The Åland Islands are legally not in Sweden—they are in Finland. But one thing sets them apart from the rest of Finland—Ålänningar (people of Åland) speak only Swedish.
Historically, all of Finland was part of Sweden since the Middle Ages. But in 1809 Sweden lost the war with Russia and was forced to cede all of Finland, and Åland with it. This concerned Britain a lot as Russia thus dominated the Baltic Sea, and since the end of the Crimean War in 1856, Åland has been a demilitarised area by treaty (and is also exempt from conscription).
Ålänningars have, from time to time, wanted the Åland Islands to join Sweden, especially after Finland became independent in 1917 as they feared anti-Swedish sentiment in the new country. Sweden briefly invaded, but eventually the problem was put to the League of Nations for arbitration, which awarded the islands to Finland under condition of autonomy.
Although Finland is legally bilingual (Finnish and Swedish), the Swedish population are a minority in the country concentrated along the south and southwest coast. Moreover, many Finnish people have an ambivalent to hostile attitude to the use of Swedish due to historical and political reasons. Ålänningar are very wary of any potential pressure for Finnicisation, and are highly protective of their Swedish language and culture.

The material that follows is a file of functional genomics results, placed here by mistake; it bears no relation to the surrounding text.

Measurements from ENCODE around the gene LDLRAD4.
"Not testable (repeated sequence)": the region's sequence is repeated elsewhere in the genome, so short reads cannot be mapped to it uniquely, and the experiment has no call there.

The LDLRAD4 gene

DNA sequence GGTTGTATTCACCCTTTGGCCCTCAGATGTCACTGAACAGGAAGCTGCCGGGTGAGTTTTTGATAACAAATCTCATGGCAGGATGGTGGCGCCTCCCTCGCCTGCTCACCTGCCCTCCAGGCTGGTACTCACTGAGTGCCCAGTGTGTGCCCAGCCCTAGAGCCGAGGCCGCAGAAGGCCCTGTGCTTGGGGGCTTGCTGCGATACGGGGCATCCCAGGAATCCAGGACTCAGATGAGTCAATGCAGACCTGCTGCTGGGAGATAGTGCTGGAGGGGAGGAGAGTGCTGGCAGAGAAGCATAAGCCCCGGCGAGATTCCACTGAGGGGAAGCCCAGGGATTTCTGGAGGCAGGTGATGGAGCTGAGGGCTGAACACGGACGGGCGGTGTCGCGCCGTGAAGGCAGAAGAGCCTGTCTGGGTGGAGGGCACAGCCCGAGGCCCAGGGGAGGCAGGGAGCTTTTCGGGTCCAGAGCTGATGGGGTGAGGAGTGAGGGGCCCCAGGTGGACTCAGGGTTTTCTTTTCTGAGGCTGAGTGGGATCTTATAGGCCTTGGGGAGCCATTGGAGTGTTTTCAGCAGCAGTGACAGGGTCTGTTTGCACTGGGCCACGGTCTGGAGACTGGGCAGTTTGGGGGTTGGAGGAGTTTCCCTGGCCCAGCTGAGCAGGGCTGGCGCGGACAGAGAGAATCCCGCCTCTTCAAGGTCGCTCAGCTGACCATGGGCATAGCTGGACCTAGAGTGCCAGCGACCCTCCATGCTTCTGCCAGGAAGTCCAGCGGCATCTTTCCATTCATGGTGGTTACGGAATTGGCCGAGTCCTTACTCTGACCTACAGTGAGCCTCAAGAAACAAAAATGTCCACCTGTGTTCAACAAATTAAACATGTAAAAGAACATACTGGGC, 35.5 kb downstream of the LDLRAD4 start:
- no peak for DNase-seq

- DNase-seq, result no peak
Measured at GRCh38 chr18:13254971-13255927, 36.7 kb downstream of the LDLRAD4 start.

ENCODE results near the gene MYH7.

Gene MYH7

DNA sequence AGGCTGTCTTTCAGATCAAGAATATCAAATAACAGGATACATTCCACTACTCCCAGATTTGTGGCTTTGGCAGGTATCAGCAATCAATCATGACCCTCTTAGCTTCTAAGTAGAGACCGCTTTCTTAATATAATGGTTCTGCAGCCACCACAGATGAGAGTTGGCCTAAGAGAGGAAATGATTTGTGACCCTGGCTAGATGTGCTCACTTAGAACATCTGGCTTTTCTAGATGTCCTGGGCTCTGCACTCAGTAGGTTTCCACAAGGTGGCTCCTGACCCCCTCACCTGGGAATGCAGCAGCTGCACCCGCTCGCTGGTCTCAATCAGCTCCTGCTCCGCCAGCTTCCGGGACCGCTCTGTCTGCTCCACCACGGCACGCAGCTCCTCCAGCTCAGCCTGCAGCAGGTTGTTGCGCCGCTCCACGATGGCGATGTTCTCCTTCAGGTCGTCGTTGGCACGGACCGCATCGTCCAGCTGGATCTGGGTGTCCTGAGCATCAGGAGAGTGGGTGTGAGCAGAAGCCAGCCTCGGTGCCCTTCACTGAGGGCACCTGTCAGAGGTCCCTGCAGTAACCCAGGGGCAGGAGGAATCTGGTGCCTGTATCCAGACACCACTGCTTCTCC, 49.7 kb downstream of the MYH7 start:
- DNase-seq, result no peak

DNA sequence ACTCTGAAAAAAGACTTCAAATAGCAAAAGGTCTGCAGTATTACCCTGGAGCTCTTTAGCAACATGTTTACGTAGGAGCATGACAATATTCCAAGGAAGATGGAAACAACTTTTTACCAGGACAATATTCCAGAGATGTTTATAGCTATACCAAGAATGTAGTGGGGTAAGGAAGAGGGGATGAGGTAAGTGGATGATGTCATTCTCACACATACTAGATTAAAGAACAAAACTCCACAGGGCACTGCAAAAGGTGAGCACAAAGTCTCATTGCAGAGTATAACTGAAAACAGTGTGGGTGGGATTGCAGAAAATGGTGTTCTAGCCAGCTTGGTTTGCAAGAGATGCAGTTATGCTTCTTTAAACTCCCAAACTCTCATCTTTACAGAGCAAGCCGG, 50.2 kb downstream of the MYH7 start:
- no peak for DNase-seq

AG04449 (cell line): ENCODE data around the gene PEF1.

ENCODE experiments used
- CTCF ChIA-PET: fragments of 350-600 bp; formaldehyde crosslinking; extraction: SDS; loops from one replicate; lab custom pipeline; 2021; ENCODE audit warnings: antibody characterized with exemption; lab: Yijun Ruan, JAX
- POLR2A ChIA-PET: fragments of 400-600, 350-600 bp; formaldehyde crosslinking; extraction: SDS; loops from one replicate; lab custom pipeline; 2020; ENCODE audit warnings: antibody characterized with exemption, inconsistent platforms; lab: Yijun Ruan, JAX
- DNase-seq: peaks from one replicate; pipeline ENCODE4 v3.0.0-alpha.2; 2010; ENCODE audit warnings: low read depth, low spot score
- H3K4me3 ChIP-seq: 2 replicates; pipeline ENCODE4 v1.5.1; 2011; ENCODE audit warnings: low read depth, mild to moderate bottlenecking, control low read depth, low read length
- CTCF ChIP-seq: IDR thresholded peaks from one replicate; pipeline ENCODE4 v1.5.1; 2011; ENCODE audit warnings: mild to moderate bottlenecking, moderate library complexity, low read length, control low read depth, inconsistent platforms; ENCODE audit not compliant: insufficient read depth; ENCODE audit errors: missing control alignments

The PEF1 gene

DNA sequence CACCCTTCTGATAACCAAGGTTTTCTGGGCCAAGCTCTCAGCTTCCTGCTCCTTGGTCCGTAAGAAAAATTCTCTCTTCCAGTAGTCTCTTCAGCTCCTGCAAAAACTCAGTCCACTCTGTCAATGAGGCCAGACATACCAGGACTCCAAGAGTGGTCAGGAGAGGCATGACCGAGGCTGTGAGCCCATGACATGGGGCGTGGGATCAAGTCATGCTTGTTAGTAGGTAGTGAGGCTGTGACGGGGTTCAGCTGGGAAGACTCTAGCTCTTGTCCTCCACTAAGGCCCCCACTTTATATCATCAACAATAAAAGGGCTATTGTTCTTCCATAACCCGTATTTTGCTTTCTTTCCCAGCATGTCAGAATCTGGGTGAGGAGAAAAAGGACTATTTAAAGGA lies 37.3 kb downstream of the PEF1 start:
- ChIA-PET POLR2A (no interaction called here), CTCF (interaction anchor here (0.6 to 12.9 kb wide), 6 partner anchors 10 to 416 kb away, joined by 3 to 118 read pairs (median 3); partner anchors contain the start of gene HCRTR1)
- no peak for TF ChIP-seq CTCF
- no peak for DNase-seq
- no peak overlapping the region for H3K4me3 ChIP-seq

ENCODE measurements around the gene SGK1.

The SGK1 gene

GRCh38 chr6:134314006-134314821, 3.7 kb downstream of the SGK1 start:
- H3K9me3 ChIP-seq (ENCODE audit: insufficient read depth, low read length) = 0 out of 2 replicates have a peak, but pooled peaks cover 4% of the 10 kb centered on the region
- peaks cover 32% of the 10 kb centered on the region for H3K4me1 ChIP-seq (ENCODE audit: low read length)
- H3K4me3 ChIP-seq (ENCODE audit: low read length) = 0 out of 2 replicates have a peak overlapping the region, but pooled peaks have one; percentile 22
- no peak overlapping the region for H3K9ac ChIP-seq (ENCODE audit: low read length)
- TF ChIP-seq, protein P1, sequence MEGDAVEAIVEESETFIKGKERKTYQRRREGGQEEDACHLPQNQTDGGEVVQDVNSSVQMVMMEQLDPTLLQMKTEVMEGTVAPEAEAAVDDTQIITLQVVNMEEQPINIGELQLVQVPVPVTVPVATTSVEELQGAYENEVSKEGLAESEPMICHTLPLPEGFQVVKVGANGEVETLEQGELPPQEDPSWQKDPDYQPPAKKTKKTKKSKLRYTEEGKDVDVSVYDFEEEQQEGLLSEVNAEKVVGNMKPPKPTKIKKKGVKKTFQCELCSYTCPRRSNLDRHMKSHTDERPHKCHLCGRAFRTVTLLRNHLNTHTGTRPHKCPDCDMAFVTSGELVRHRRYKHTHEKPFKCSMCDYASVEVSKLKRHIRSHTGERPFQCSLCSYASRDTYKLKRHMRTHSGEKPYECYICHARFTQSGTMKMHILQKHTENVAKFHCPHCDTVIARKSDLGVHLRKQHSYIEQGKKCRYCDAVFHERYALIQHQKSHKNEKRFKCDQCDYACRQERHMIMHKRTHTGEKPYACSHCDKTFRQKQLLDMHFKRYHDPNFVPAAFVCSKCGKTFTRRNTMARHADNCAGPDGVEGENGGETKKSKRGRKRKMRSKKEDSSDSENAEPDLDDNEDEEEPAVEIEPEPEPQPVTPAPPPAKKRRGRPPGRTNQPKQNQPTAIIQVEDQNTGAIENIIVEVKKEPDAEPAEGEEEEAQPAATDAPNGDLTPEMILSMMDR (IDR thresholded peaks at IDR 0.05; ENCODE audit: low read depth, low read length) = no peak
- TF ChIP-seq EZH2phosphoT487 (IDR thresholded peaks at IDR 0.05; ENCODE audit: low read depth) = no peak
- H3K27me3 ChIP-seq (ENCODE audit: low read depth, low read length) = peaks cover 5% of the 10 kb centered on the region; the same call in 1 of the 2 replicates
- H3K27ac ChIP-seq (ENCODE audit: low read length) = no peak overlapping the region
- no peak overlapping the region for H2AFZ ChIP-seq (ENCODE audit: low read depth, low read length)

Today, the Åland islands have a special status within the European Union—they are outside the EU VAT zone, and they keep certain market barriers meant to protect Ålänningars against external competition and cultural influx that harm the cultural character of Åland.
Mariehamn, the capital of Åland, has become a main hub for shipping companies that take advantage of the special tax status of the islands. Ferries between Stockholm and Turku (Åbo)/Helsinki stop at Mariehamn, which makes it possible to sell VAT-free goods on board.